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Public perception of risks and benefits of low materials futures

Strand Campus, London

31 Oct 780x450 main image

Nick Pidgeon MBE, (Cardiff University, Understanding Risk Research Group)

A radical step change in the production and consumption of materials and products is needed as part of the transition towards a more sustainable low-carbon society, with socio-economic modelling indicating that significant carbon savings towards meeting the UK’s 4th and 5th carbon budgets could be made in this way. Part of this change requires strategic changes to product design, product delivery, and the way resources and services are used, some of which are already gaining popularity. However, little attempt has been made to assess consumer acceptance of the risks and benefits of such changes on a larger scale. Our research addresses this gap, exploring the social acceptability of a range of different strategies for reducing consumption-based use of resources with members of the public using qualitative and quantitative research tools. We designed six novel scenarios of reduced resource use (rethinking business, rethinking ownership, rethinking waste, rethinking community, rethinking lifestyles, rethinking products), each scenario also describing a world in which low material strategies were the norm by which people lived their lives. These scenarios were discussed in a series of two-day workshops using qualitative deliberative and narrative techniques. In total 51 UK participants took part, split into four groups based on location (Cardiff and Bristol), and socio-economic status (high and low income). Next an online survey was designed to test results of the qualitative workshops in a wider, nationally representative UK sample (n=1,500) in 2018. By doing this, the survey offered insights into the willingness of respondents to embrace different visions of low carbon futures, while measuring perceived benefits and concerns about each strategy, distrust institutional actors, and identifying core values determining these perceptions. This study research provides rare and detailed insight into public perceptions of alternative economic strategies that will need to be considered to realize a sustainable and low carbon society.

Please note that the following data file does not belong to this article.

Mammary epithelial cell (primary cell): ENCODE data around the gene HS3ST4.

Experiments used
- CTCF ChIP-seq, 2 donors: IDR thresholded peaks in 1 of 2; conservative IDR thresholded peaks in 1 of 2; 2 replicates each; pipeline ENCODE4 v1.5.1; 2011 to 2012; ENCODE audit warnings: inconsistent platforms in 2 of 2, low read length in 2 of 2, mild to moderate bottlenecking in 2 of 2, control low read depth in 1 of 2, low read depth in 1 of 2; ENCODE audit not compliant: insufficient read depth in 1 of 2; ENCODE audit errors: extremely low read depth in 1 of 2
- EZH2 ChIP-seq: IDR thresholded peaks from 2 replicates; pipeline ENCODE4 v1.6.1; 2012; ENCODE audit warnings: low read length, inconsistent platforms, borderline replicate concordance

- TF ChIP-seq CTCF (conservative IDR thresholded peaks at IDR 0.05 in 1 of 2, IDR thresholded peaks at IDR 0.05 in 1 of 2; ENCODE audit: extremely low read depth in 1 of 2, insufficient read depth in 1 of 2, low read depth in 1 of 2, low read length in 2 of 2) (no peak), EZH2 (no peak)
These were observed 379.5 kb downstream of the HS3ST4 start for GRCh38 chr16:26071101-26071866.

Human Geography Seminar Series

The Department of Geography at King’s College London is pleased to host its Human Geography Seminar Series for this academic year. The Series brings together the interests and expertise of the Contested Development, Risk and Society, and Urban Futures Research Domains and the King’s Climate and King’s Water Activity Hubs to explore new frontiers in research and policy on human-environment interactions.

Find out about other seminars in the series here.


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